Even elite athletes gain a little weight with age, and nonelite folks have been known to gain a lot. The trick to weight management is to stay active and eat quality calories that invest in good health. Yet, many women fear midlife weight gain. As Mary, an avid tennis player complained, "No matter what I do, I can't seem to stop gaining weight." She was frustrated about her expanding waist and frightened about runaway weight gain. She fearfully asked, "Are women doomed to gain weight in midlife?"
The answer is no. Women do not always gain weight during menopause. Yes, women aged 45 to 50 commonly get fatter and thicker around the middle as fat settles in and around the abdominal area. But these changes are due more to lack of exercise and a surplus of calories than to a reduction of hormones (Wing et al. 1991). (Young athletes with amenorrhea and reduced hormones do not get fat.) In a three-year study of more than 3,000 women (initial age 42 to 52 years), the average weight gain was 4.6 pounds (2.1 kg). The weight gain occurred in all women, regardless of their menopause status (Sternfeld et al. 2004). If weight gain is not caused by the hormonal shifts of menopause, what does cause it? Let's explore a few of the culprits.
Menopause occurs during a time when a woman's lifestyle becomes less active. If her children have grown up and left home, she may find herself sitting more in front of a TV or computer screen than running up and down stairs, carrying endless loads of laundry. A less-active lifestyle not only reduces calorie needs but also results in a decline in muscle mass; when women (and men) age, they tend to lose muscle mass unless they do regular strength training. Muscle drives the metabolic rate, so less muscle means a lower metabolic rate and fewer calories burned.
Another problem is that sleep patterns commonly change in midlife, often due to night sweats and a husband who snores. Many women end up feeling exhausted most of the time. Exhaustion and sleep deprivation can easily drain motivation to routinely exercise, and this perpetuates more muscle loss and extends the drop in metabolism.
Sleep deprivation itself is also associated with weight gain. Adults who sleep less than seven hours per night tend to be heavier than their well-rested counterparts. When you are sleep deprived, your appetite grows. The hormone that curbs your appetite (leptin) is reduced, and the hormone that increases your appetite (grehlin) become more active (Taheri et al. 2004). Hence, you can have a hard time differentiating between being hungry or tired. In either case, cookies and chocolate can be very tempting.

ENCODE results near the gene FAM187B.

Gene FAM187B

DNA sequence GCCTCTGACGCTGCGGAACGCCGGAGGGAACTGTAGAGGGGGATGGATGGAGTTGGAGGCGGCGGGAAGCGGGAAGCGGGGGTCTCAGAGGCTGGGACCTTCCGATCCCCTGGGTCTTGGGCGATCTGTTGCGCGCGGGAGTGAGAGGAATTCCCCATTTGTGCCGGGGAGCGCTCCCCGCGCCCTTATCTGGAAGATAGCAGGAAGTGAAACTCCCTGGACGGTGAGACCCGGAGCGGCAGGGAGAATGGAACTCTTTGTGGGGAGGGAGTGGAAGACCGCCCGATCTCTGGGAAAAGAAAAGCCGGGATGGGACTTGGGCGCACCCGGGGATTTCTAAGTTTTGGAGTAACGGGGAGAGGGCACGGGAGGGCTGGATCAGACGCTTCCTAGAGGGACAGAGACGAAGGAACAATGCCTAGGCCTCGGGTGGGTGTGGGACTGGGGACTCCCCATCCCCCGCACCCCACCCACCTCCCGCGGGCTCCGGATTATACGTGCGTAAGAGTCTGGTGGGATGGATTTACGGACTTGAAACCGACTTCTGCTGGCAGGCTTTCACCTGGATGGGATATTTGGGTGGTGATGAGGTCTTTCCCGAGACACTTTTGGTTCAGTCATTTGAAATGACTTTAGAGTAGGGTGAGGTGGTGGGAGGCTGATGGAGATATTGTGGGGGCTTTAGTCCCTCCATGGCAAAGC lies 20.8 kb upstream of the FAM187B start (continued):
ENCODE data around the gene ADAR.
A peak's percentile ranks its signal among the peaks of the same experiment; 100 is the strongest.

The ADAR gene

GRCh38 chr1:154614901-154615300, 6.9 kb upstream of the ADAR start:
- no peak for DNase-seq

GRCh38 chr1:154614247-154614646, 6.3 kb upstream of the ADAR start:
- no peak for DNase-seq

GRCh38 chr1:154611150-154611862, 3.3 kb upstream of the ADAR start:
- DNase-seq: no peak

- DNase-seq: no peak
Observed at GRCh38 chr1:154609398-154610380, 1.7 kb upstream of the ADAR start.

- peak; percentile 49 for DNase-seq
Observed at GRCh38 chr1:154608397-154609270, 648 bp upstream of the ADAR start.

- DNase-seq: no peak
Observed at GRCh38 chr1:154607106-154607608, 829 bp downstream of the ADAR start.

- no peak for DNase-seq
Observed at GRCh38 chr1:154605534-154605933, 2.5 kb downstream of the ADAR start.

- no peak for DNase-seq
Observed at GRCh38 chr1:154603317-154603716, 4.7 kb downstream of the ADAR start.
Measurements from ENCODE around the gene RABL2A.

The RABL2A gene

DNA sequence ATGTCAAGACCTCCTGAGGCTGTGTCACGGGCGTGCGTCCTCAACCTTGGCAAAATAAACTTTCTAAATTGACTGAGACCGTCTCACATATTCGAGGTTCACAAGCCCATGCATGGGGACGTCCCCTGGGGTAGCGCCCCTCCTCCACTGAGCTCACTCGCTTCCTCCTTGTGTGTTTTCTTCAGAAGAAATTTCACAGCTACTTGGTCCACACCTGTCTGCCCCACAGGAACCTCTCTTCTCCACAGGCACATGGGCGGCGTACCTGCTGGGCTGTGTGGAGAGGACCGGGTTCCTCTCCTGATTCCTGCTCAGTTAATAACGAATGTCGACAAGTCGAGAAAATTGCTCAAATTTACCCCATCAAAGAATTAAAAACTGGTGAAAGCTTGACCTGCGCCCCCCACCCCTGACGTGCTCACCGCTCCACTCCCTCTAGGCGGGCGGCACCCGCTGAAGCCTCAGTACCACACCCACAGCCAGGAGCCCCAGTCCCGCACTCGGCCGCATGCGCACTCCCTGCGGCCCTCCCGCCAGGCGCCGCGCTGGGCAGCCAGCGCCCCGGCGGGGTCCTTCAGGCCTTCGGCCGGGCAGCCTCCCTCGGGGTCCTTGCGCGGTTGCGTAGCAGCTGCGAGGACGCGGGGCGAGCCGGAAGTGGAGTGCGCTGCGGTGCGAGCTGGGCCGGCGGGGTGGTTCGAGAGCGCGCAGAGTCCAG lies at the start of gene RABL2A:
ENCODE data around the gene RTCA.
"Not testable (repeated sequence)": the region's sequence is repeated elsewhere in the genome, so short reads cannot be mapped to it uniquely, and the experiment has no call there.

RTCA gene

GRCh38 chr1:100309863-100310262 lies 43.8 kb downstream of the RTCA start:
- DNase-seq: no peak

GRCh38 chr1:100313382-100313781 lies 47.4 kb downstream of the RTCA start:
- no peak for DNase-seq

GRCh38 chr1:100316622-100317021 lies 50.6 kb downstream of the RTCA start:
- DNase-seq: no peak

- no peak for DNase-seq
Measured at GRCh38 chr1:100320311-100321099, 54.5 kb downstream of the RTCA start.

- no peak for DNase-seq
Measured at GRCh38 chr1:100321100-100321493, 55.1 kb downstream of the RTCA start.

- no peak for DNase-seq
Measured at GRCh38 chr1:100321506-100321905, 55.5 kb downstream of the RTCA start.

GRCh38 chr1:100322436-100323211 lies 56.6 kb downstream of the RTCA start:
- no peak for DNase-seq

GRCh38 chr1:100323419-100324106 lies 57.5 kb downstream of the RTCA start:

Menopause may also coincide with career success, including business meals at nice restaurants, extra wine, plush vacations, and cruises. That means more calories and less exercise. By midlife, most women are tired of dieting and depriving themselves of tempting foods; they may have been dieting since puberty. The "No, thank you" that prevailed at previous birthday parties now becomes "Yes, please."
The best way to prevent weight gain is to exercise and maintain an active lifestyle. Research suggests that women who exercise do not gain the weight and waist of their nonexercising peers (Sternfeld et al. 2004). The optimal exercise program includes both aerobic exercise (to enhance cardiovascular fitness) and strengthening exercise (to preserve muscles and bone density). The book Strong Women Stay Slim by Miriam Nelson is a good resource for helping women develop a health-protective exercise program.
Despite popular belief, taking hormones to counter the symptoms of menopause does not contribute to weight gain. If anything, hormone replacement therapy may help curb midlife weight gain (DiCarlo et al. 2004).
If you have gained undesired fat, do not diet. If you have been dieting for 35 to 40 years of your adult life, you should have learned by now that dieting does not work. Rather, you need to learn how to eat healthfully.
This means fueling your body with enough breakfast, lunch, and afternoon snack to curb your appetite and energize your exercise program. Then, eat a lighter dinner. Think small calorie deficit. Consuming 100 fewer calories after dinner (theoretically) translates into losing 10 pounds (4.5 kg) of fat per year.
To find peace with food and your body, meet with a registered dietitian (RD) who specializes in sports nutrition. This professional can develop a personalized food plan that fits your needs. To find a local RD, go to www.eatright.org or www.SCANdpg.org. In addition, ask yourself, "Am I really overweight?" Maybe there is just more of you to love. Your body may not be quite as perfect as it once was at the height of your athletic career, but it can be good enough. I encourage you to focus on being fit and healthy rather than on being thin at any cost. No "perfect" weight will ever do the enormous job of creating midlife happiness.
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